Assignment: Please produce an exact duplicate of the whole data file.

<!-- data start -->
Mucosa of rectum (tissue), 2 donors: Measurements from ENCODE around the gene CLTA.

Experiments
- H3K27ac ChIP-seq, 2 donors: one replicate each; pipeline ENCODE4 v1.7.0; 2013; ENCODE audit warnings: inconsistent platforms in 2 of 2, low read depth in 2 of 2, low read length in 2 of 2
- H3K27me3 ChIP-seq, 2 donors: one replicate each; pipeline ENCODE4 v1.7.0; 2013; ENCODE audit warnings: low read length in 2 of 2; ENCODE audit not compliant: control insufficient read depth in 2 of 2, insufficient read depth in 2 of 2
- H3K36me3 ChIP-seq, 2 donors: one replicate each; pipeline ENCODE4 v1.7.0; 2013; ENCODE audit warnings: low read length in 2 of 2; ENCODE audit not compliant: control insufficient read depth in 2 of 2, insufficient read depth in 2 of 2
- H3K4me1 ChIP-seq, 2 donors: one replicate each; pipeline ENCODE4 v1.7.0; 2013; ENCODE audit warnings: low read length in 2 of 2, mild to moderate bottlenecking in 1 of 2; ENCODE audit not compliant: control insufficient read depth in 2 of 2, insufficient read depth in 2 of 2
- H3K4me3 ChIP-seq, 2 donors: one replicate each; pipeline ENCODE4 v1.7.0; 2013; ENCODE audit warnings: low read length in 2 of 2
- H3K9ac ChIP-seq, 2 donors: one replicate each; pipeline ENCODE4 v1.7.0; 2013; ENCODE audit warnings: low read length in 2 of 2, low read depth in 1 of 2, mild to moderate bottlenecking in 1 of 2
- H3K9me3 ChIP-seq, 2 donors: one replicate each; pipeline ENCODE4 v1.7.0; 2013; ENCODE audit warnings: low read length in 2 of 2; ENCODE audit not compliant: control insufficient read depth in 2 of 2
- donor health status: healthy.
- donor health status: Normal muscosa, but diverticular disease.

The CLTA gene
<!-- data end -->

Mucosa of rectum (tissue), 2 donors: Measurements from ENCODE around the gene CLTA.

Experiments
- H3K27ac ChIP-seq, 2 donors: one replicate each; pipeline ENCODE4 v1.7.0; 2013; ENCODE audit warnings: inconsistent platforms in 2 of 2, low read depth in 2 of 2, low read length in 2 of 2
- H3K27me3 ChIP-seq, 2 donors: one replicate each; pipeline ENCODE4 v1.7.0; 2013; ENCODE audit warnings: low read length in 2 of 2; ENCODE audit not compliant: control insufficient read depth in 2 of 2, insufficient read depth in 2 of 2
- H3K36me3 ChIP-seq, 2 donors: one replicate each; pipeline ENCODE4 v1.7.0; 2013; ENCODE audit warnings: low read length in 2 of 2; ENCODE audit not compliant: control insufficient read depth in 2 of 2, insufficient read depth in 2 of 2
- H3K4me1 ChIP-seq, 2 donors: one replicate each; pipeline ENCODE4 v1.7.0; 2013; ENCODE audit warnings: low read length in 2 of 2, mild to moderate bottlenecking in 1 of 2; ENCODE audit not compliant: control insufficient read depth in 2 of 2, insufficient read depth in 2 of 2
- H3K4me3 ChIP-seq, 2 donors: one replicate each; pipeline ENCODE4 v1.7.0; 2013; ENCODE audit warnings: low read length in 2 of 2
- H3K9ac ChIP-seq, 2 donors: one replicate each; pipeline ENCODE4 v1.7.0; 2013; ENCODE audit warnings: low read length in 2 of 2, low read depth in 1 of 2, mild to moderate bottlenecking in 1 of 2
- H3K9me3 ChIP-seq, 2 donors: one replicate each; pipeline ENCODE4 v1.7.0; 2013; ENCODE audit warnings: low read length in 2 of 2; ENCODE audit not compliant: control insufficient read depth in 2 of 2
- donor health status: healthy.
- donor health status: Normal muscosa, but diverticular disease.

The CLTA gene